"Then, after the game, he gets sent down to the minors. I'm sure we needed more arms after 25 innings. We used the whole staff. But talk about a bad day. You pitch a one-hitter and get sent down."
It was still tied 1-1 in the top of the ninth when Robin Yount doubled, stole third and came home as catcher Canton Fisk threw the ball into left field. Ted Simmons also scored on a base hit by Ben Oglivie, and it was 3-1 Brewers heading to the bottom of the ninth.
"No big deal," Paciorek said. "All we have to do is get a pair off Rollie Fingers. Guys were making plans for where we were going after the game."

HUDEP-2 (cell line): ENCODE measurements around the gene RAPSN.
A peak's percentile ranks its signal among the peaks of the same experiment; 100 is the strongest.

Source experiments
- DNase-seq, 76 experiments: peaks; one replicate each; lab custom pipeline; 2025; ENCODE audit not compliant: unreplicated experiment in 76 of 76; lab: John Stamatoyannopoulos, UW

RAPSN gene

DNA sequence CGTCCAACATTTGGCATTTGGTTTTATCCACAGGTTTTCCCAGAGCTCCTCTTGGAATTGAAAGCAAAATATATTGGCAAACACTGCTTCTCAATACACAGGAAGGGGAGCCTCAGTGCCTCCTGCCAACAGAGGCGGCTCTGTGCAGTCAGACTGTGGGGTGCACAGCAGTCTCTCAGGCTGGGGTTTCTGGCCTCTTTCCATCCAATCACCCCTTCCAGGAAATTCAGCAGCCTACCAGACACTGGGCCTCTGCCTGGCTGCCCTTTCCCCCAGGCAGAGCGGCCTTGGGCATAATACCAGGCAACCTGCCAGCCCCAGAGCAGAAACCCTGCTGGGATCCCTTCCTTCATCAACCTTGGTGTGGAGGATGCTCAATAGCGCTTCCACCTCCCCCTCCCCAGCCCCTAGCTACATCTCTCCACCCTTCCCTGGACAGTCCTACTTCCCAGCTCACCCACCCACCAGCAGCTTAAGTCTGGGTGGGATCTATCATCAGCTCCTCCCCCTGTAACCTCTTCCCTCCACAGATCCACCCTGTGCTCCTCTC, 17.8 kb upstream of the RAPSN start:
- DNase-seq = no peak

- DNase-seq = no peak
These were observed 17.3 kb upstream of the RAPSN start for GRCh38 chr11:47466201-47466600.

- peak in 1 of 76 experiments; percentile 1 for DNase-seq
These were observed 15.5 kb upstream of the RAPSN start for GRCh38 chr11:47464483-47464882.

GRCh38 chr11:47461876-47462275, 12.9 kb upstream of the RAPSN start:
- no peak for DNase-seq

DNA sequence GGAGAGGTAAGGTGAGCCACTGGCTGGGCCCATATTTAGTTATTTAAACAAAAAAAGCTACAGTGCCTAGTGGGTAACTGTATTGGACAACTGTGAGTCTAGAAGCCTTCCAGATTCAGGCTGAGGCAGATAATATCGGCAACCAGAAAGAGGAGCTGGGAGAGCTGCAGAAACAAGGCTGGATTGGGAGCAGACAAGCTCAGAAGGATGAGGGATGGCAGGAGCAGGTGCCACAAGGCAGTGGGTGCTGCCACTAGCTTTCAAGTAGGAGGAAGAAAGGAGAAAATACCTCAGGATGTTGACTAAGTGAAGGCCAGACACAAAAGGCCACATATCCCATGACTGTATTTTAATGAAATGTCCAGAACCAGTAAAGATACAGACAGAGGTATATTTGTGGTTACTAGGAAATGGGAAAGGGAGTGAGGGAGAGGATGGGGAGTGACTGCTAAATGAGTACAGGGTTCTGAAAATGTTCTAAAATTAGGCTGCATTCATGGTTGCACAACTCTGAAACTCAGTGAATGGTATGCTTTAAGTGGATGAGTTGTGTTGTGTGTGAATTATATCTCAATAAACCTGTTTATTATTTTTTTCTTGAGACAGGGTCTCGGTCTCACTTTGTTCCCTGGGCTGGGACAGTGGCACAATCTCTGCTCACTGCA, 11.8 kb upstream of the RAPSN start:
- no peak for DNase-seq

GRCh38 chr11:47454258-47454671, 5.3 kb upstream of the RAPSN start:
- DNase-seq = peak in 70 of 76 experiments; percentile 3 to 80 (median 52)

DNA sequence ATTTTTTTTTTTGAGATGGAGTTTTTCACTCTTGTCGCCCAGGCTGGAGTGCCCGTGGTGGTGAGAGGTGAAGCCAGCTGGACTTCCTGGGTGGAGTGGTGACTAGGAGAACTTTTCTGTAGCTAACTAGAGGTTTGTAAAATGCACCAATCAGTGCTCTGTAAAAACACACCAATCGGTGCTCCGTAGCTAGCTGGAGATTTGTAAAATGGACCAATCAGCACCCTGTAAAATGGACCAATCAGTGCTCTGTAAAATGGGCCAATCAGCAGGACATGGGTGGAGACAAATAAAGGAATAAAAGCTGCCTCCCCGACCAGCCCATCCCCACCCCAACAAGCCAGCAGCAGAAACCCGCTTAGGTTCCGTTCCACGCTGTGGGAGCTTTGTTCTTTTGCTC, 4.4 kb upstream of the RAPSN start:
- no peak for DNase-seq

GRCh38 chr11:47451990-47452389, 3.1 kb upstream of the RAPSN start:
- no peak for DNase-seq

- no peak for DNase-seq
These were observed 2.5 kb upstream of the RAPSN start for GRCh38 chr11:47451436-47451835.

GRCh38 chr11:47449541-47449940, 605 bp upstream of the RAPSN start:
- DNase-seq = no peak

Despite that daunting task, Paciorek reached second on an error to lead off the ninth. He scored on a two-out double by Cruz, but Fingers was in the driver's seat and the game looked to be over when Fingers struck out Rudy Law.
Or so it appeared.
"(Milwaukee catcher) Jim Sundberg jumped up and pumped his fist and we all thought the game was done," Paciorek said. "But the home plate ump (Jim Evans) didn't ring him up. The Brewers' bench went nuts. Next pitch, Rudy gets a base hit to left and the game is tied. Little did we know what that got us into."
Very little would happen for the next 11 innings, as the game remained tied at 3-3.
"When you get into a game like that, it starts to feel like it's impossible to score," Paciorek said. "And the longer it goes. the more tired you get and the worse the concentration."